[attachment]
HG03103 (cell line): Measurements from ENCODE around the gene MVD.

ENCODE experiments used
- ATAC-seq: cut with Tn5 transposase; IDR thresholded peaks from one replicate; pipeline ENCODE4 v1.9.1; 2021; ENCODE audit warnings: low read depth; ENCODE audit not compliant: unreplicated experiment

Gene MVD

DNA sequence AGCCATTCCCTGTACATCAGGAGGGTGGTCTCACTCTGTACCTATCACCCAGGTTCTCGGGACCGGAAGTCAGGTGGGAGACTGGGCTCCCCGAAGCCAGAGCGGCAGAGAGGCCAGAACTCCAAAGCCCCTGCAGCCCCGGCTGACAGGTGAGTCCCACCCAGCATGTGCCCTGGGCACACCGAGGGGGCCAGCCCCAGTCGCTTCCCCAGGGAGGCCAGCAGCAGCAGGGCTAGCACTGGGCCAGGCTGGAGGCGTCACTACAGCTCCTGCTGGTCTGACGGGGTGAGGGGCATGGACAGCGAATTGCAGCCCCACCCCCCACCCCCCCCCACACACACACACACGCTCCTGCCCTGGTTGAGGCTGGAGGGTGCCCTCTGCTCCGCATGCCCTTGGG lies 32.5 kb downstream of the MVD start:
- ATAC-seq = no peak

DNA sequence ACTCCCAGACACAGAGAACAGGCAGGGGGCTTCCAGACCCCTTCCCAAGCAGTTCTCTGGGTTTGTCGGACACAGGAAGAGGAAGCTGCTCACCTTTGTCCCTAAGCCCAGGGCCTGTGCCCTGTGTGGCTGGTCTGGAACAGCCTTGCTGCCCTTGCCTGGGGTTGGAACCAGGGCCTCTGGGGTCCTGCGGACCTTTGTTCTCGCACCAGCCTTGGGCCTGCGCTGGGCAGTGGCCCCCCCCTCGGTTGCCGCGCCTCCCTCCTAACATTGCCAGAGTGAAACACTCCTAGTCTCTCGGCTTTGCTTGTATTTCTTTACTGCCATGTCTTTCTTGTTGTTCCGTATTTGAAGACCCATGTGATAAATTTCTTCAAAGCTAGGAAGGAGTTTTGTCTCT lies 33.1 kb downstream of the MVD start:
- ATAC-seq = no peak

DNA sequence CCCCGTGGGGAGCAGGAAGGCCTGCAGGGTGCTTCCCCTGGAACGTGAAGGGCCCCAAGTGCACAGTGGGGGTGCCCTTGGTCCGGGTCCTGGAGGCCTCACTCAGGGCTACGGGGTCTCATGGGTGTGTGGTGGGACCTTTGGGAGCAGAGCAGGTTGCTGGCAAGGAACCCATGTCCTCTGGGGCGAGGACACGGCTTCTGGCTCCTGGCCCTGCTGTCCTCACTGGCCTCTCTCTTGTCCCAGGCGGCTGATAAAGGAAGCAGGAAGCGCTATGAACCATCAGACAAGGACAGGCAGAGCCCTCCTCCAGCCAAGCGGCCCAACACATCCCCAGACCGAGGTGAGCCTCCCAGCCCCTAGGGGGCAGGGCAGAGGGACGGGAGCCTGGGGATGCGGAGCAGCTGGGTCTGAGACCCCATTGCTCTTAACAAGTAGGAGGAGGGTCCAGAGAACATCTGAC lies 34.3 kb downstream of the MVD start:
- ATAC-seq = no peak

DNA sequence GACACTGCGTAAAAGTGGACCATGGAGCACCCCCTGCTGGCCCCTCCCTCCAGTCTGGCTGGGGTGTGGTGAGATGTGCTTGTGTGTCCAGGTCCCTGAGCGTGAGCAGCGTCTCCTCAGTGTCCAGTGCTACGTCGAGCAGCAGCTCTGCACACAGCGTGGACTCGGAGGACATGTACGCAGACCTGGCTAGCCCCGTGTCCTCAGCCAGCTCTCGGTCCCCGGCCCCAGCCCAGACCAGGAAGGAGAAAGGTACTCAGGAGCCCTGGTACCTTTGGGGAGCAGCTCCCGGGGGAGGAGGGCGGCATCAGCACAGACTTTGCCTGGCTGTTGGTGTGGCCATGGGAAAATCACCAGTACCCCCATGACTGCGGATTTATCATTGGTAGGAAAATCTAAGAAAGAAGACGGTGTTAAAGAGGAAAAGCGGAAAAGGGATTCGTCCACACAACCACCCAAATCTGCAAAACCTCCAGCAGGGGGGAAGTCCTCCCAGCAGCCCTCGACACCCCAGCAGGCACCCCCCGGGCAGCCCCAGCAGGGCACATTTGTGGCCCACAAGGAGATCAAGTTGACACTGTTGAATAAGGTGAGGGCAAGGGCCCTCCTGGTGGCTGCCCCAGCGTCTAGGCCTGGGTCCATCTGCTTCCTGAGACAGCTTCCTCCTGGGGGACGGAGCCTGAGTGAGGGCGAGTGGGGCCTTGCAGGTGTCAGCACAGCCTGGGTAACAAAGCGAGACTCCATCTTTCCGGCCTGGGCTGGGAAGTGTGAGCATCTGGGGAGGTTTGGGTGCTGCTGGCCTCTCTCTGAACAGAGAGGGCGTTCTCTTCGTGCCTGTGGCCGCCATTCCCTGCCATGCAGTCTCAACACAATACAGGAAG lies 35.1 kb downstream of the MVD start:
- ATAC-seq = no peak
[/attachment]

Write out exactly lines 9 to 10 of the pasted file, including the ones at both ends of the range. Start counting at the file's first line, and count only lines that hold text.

DNA sequence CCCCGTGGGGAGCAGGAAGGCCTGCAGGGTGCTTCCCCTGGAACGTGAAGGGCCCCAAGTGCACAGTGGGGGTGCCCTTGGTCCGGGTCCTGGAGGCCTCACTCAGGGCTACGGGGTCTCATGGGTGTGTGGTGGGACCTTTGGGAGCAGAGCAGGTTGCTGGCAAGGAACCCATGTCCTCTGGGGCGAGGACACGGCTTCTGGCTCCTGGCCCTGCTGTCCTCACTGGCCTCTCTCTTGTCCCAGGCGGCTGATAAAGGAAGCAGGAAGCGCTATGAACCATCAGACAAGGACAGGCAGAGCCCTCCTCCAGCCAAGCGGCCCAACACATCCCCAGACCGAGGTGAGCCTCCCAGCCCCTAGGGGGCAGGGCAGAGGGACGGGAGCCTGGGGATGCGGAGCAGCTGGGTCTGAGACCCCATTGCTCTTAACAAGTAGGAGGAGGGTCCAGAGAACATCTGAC lies 34.3 kb downstream of the MVD start:
- ATAC-seq = no peak